'Harvey' comes to Rossford PDF Print E-mail
Written by Sentinel-Tribune Staff   
Saturday, 09 November 2013 08:59
Elwood P. Dowd (performed by Andrew Sabovik) speaks to his invisible friend Harvey, a human-sized rabbit and figment of his imagination. The Rossford High School Drama Department will present “Harvey” Thursday through Nov. 17. Tickets are $8 for students and senior citizens and $10 for adults. (Enoch Wu/Sentinel-Tribune)
ROSSFORD - The high school drama club, under the direction of Julie Zatko and Ryan Mahaffey, will present the beloved Pulitzer Prize winning 1944 comedy, "Harvey" this month.
Production dates are Thursday through Nov. 17 on the Wilcox Stage in the RHS auditorium.
Nov. 14-16 performances are at 7:30 p.m. with a matinee at 2 p.m. on Nov. 17.
Tickets are $8 for students and senior citizens, and $10 for adults.
Sophomore Andrew Sabovik stars as eccentric bachelor Elwood P. Dowd who claims to have an unseen friend Harvey, whom he describes as a six-foot, three-and-one-half-inch tall white rabbit.
His social-climbing sister, Veta Louise (senior Haley Peterson), finds his behavior embarrassing, especially when family friend Mrs. "Aunt" Ethel Chauvenet (junior Taylor Moore) visits. Veta Louise decides to have Elwood committed to a sanitarium to spare her and her daughter Myrtle Mae (freshman Emily Williams) from future embarrassment.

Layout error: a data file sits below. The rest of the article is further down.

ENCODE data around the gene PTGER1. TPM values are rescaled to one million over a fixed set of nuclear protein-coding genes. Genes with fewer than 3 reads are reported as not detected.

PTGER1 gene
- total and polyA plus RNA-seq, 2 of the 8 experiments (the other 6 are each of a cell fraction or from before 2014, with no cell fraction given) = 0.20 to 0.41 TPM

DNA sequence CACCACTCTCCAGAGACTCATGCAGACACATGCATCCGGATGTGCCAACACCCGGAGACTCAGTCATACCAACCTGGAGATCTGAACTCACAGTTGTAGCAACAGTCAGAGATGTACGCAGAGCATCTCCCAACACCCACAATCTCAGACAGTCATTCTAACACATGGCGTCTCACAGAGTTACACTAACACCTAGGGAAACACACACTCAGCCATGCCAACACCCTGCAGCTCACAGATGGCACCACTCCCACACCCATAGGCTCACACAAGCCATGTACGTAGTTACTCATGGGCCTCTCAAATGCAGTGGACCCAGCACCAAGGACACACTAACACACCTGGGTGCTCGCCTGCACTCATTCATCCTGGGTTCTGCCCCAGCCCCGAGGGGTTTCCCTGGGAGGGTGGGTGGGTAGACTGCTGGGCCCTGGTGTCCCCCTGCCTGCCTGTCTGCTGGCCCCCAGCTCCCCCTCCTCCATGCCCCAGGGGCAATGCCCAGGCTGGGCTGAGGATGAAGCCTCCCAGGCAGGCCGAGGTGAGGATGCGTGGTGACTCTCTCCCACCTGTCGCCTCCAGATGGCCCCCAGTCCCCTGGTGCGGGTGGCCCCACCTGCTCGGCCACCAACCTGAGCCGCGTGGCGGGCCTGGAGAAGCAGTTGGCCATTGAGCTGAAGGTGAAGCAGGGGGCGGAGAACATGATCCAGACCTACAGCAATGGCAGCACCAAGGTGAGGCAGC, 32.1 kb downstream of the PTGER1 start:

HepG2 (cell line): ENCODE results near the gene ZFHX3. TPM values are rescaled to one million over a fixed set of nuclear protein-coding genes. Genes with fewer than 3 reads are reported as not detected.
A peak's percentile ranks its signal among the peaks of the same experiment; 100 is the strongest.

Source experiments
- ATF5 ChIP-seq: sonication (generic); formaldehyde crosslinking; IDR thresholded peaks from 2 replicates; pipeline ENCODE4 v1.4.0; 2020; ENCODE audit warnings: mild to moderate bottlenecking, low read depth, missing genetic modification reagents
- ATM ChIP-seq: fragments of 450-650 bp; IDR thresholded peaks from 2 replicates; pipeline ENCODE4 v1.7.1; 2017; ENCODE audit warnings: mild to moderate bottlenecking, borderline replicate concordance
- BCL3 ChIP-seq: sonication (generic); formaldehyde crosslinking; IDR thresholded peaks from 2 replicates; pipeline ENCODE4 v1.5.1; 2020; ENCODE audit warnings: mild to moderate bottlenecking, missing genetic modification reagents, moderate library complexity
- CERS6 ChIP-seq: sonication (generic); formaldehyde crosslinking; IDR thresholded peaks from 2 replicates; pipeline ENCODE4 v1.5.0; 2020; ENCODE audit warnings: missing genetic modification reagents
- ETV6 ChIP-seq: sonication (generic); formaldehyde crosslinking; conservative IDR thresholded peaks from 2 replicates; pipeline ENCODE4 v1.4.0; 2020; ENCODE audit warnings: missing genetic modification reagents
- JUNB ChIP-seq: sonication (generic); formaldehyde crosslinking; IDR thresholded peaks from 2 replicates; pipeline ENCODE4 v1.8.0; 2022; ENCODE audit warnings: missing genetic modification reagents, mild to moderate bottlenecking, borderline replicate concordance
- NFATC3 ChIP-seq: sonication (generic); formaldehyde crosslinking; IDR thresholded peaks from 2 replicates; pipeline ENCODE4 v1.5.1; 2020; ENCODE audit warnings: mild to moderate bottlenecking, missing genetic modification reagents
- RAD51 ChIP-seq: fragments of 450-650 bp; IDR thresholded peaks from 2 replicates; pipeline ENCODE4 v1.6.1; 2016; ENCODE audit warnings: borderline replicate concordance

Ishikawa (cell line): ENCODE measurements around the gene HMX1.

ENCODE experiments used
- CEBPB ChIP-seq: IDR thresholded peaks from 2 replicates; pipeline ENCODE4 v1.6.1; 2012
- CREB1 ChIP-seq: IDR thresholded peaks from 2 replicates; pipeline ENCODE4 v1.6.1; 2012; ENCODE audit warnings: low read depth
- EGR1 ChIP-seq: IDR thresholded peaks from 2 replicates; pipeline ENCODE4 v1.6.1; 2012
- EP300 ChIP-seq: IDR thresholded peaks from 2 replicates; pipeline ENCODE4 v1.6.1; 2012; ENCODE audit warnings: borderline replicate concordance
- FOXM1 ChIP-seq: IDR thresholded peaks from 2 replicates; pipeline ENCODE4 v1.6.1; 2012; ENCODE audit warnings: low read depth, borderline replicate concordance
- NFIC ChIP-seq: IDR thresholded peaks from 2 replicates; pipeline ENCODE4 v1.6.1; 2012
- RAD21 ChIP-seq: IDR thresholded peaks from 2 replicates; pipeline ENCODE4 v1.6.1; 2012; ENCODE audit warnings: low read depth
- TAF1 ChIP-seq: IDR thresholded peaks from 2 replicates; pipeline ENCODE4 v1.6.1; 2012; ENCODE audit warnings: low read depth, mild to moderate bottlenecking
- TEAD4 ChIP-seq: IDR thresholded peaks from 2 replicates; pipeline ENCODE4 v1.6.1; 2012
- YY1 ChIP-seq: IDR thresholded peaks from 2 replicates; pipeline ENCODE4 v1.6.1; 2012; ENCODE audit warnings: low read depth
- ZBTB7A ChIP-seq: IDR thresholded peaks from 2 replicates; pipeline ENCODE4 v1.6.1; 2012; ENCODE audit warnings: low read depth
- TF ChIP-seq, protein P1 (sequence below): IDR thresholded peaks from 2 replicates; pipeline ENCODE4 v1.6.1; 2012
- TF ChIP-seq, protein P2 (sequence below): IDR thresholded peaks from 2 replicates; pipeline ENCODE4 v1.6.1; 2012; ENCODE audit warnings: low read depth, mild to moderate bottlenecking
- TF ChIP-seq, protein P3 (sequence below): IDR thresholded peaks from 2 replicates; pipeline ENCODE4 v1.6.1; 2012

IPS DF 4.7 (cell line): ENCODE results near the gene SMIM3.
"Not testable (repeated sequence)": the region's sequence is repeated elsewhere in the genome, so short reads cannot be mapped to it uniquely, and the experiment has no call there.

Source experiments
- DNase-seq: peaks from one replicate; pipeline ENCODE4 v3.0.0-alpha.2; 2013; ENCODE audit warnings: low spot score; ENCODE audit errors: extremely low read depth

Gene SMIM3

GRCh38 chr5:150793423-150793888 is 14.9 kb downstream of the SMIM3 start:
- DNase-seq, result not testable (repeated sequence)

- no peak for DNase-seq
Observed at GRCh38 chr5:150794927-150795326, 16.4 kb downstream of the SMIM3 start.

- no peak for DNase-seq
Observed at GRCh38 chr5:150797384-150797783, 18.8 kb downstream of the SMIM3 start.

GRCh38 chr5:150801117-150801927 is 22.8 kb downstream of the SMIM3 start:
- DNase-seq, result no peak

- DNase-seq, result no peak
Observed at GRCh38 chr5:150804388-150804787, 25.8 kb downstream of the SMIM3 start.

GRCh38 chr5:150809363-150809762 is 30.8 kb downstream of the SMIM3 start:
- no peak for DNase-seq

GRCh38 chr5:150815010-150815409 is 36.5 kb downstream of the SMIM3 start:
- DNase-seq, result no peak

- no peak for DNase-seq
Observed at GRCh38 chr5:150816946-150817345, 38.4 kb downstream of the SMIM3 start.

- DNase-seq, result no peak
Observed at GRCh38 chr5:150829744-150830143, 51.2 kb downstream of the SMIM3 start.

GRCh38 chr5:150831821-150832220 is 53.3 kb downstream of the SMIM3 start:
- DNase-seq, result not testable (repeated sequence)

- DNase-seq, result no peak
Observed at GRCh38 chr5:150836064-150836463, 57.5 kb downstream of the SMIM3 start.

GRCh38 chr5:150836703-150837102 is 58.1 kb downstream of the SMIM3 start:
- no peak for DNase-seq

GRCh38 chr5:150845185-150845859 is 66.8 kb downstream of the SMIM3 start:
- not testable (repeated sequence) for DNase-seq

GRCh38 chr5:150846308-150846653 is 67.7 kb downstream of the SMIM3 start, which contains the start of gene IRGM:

When they arrive at the sanitarium, a comedy of errors ensues. The doctors commit Veta instead of Elwood. When Elwood shows up at the sanitarium looking for his lost friend Harvey, it seems that the mild-mannered Elwood's delusion has a strange influence on the staff, including sanitarium director Dr. William Chumley (senior Brandon Goldsmith), his dim socialite wife Betty Chumley (junior Hannah Peterson), his young business partner, Dr. Lyman Sanderson (sophomore Danny Fox), along with Nurse Ruth Kelly (senior Stephanie Hiner) and brute orderly Duane Wilson (senior Trent Morelock).
Only just before Elwood is to be given medical injections that will make him depressed and catatonic, a cabdriver, E.F. Lofgren (sophomore Alex Santellana) observes the drastic changes he sees in people coming in and out of the sanitarium. Veta realizes that she'd rather have Elwood medicine free - carefree and kind - even if it means living with Harvey.
Also starring is freshman Lexi Rakovan as Miss Johnson.
Inspired by the Celtic folktales and urban legends told to her as a child by her four Irish uncles, playwright Mary Chase's "Harvey" debuted on Broadway in 1944, winning the Pulitzer Prize for Drama, beating out Tennessee WIlliam's "The Glass Menagerie." It was the sixth longest running play in Broadway history.
"Harvey" is directed by Julie Zatko and Ryan Mahaffey with technical direction and design by Eddie Czubinski.

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